The Story of Giselle
An Unforgettable Journey Filled with Passion, Betrayal, & Forgiveness
Helgi Tomasson’s Giselle is part of SF Ballet’s 2023 Repertory Season. It will be performed in Program 4, from Feb 24–Mar 5, 2023.
In a German Rhineland village, Giselle—a lovely peasant girl with a weak heart and a passion for dancing—is courted by a young man known to her as Loys. He is, in fact, Albrecht, Duke of Silesia, disguised as a peasant. Loys vows eternal love for Giselle, but the mood is shattered by the woodsman Hilarion. He has long been in love with Giselle, but she rejects him and makes clear her feelings for Loys. Suspicious of Loys, Hilarion angrily vows to uncover his true identity and separate the two lovers.
Giselle and Loys are met by friends and villagers on their way from the vineyards, and all join in a dance. But Berthe, Giselle’s mother, admonishes the girl for dancing so much, afraid that her daughter’s heart will give out. She tells everyone the story of the Wilis, young women who died before their wedding day and must spend eternity dancing. Afraid this will be her daughter’s fate, Berthe leads a reluctant Giselle indoors, and Loys takes his leave.
As hunting horns sound in the distance, Hilarion returns and breaks into Loys’ hut. The hunting party arrives, led by the Duke of Courland and his daughter, Bathilde, who are seeking sustenance. Giselle sees to her guests, and she and Bathilde strike up a conversation. Bathilde inquires whether Giselle has a boyfriend, and Giselle explains that she is engaged. Bathilde responds that she is also engaged and asks after Giselle’s fiancé. Giselle says that she is looking for him but can’t find him. Charmed by Giselle, Bathilde requests the Duke’s permission to present the girl with her necklace. A delighted Giselle dances for Bathilde as a gesture of thanks.
After the Duke and Bathilde go to Giselle’s cottage for a rest, Hilarion emerges from Loys’ hut holding his rival’s sword. He notices the hunting horn hanging outside Giselle’s cottage, and on closer examination, he sees that it’s branded with the same crest as the sword. But before he can expose Loys’ deception to Giselle, the vintagers return. Feeling vindicated, Hilarion hides the sword and waits.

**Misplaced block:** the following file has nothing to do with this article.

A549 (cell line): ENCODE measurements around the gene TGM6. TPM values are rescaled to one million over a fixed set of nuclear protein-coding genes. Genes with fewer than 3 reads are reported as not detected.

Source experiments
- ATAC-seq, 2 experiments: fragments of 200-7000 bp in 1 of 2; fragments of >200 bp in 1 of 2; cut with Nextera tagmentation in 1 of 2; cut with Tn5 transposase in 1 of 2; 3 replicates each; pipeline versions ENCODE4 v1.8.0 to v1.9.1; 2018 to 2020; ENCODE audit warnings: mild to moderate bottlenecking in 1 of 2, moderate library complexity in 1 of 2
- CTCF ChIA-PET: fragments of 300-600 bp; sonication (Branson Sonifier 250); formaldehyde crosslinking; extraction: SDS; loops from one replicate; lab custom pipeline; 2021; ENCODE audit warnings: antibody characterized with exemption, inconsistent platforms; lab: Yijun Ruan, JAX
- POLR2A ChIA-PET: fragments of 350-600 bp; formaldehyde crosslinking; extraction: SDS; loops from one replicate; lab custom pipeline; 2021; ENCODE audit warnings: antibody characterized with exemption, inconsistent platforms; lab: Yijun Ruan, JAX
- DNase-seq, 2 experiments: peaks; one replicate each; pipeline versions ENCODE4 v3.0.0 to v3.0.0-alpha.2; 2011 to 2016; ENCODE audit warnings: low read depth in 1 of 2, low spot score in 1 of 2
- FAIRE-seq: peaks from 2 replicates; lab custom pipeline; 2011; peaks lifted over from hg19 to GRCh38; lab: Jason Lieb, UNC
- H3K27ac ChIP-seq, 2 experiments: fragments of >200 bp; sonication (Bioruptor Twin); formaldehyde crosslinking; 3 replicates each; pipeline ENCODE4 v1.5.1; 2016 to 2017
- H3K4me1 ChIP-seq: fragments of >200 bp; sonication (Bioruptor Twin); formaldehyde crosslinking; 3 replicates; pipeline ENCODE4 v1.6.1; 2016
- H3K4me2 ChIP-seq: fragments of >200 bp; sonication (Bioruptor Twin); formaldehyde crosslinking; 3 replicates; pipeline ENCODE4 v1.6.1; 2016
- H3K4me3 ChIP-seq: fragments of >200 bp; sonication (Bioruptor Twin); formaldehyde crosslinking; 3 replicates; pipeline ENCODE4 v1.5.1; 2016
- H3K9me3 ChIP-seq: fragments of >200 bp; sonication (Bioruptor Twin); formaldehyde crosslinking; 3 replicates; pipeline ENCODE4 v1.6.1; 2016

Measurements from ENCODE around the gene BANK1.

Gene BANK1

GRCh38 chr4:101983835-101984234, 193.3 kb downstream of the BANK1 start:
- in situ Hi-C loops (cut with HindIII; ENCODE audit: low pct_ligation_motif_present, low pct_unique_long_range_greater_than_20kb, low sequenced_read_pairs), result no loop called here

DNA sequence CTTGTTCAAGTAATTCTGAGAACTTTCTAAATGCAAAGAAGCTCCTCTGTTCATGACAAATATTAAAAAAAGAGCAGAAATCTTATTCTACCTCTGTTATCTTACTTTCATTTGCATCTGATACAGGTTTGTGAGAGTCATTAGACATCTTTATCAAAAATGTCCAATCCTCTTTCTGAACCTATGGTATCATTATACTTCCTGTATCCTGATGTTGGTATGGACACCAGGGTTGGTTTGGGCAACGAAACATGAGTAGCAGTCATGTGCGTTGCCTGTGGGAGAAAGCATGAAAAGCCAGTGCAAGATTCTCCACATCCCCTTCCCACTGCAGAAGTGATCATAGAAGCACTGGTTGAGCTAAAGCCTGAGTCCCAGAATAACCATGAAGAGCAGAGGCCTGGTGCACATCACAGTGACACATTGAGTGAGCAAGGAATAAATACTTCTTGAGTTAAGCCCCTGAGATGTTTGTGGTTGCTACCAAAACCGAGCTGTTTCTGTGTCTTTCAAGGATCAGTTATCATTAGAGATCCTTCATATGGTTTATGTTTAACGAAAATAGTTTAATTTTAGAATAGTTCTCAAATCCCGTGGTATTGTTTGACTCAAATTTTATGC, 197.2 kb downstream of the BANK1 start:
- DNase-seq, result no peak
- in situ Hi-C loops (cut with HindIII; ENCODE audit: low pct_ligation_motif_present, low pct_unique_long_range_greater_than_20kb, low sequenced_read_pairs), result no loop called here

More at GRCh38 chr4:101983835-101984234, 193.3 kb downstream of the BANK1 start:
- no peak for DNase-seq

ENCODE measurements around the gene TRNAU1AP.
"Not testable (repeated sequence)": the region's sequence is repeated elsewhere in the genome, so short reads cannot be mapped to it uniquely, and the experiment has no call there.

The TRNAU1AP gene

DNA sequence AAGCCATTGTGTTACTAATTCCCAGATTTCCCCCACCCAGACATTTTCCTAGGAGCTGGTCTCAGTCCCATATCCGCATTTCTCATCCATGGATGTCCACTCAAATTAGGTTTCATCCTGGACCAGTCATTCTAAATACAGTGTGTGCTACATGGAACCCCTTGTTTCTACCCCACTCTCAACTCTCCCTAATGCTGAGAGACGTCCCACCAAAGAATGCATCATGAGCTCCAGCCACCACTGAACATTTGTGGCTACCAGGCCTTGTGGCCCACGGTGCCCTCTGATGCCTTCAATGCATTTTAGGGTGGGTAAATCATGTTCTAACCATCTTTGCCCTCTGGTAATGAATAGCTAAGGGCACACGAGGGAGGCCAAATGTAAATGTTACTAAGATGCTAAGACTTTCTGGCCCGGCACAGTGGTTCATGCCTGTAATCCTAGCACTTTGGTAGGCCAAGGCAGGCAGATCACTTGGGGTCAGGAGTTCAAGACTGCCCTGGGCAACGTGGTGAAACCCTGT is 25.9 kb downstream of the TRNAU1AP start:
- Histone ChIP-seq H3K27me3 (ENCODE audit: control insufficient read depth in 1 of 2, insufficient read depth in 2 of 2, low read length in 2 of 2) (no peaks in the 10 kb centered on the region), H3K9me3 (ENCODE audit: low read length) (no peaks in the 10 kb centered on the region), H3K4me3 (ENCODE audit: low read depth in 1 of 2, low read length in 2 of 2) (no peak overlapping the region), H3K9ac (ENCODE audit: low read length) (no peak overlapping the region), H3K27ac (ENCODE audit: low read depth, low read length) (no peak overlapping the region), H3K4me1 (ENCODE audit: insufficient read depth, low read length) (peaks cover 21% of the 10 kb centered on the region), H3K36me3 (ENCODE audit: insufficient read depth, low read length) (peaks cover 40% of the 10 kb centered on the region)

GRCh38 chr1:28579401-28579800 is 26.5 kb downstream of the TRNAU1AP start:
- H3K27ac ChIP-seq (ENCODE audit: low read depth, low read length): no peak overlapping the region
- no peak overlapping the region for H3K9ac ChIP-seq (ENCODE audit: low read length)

Giselle is crowned Queen of the Vintage. Everyone dances in celebration of the harvest, including Giselle and Loys. But their revelry is interrupted by an angry Hilarion, who denounces Loys as a deceiver. He presents the sword as proof. Giselle does not want to believe him. Hilarion summons the hunting party and Loys, or Albrecht, can no longer conceal his identity. Not only is he a nobleman, but he is engaged to Bathilde! Distraught, Giselle stabs herself with Albrecht’s sword and sinks into madness. Weakened physically and emotionally, she collapses and dies.
Giselle has been buried in a forest, close to a lake. Hilarion comes to grieve at her grave, but does not linger; he senses the presence of Wilis.
Myrtha, Queen of the Wilis, summons her subjects to assist her in initiating Giselle to their sisterhood. The Wilis hide when Albrecht, full of remorse and sorrow, comes to mourn at Giselle’s grave and seek her forgiveness. She suddenly appears before him, and he runs off in pursuit of her. Meanwhile, Hilarion has been found by the Wilis. On Myrtha’s orders, they make him dance until he is exhausted and then cast him into the lake, where he dies.
Now Albrecht’s presence is revealed, and Myrtha commands that he, too, must die. Giselle intervenes, telling him to seek shelter at the cross of her grave, where she stands in protection. But the vengeful Myrtha orders Giselle to dance. She obeys, and Albrecht is soon drawn to her. They beg the Wilis to help them, but their pleas are rebuffed. Myrtha will see to it that he dances until he dies.
A weary Albrecht pleads to put a halt to his dancing. His entreaty is refused. Giselle again pleads for his life, but she cannot sway Myrtha. Albrecht collapses from exhaustion. But the darkness of the forest is broken by the first light of dawn, banishing the Wilis. Albrecht, overcome by his love for Giselle and by the generosity of her forgiveness, is left to weep alone at her grave.
Header Image: Mathilde Froustey in Tomasson’s Giselle // © Erik Tomasson